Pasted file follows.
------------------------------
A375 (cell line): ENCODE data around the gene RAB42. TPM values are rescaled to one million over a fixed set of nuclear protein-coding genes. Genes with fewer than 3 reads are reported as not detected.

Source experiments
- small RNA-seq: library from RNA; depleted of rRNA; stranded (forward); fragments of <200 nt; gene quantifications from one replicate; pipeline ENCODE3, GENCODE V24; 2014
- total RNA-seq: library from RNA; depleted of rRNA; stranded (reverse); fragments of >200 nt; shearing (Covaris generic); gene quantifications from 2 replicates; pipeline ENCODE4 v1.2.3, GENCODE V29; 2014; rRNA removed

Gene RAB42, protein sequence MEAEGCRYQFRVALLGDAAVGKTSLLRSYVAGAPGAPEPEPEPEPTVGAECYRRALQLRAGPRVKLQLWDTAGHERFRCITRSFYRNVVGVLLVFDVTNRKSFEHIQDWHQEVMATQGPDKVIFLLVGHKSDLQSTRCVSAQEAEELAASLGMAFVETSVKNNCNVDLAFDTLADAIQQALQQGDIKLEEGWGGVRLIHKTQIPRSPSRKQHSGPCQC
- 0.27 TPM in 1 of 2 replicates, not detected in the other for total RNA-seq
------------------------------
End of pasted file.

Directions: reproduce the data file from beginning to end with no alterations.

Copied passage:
A375 (cell line): ENCODE data around the gene RAB42. TPM values are rescaled to one million over a fixed set of nuclear protein-coding genes. Genes with fewer than 3 reads are reported as not detected.

Source experiments
- small RNA-seq: library from RNA; depleted of rRNA; stranded (forward); fragments of <200 nt; gene quantifications from one replicate; pipeline ENCODE3, GENCODE V24; 2014
- total RNA-seq: library from RNA; depleted of rRNA; stranded (reverse); fragments of >200 nt; shearing (Covaris generic); gene quantifications from 2 replicates; pipeline ENCODE4 v1.2.3, GENCODE V29; 2014; rRNA removed

Gene RAB42, protein sequence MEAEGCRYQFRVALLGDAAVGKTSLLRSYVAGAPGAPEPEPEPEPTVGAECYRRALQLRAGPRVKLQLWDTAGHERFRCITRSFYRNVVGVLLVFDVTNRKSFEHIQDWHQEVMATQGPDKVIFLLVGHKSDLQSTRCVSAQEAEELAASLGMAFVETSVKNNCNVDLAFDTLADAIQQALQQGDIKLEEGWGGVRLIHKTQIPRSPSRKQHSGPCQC
- 0.27 TPM in 1 of 2 replicates, not detected in the other for total RNA-seq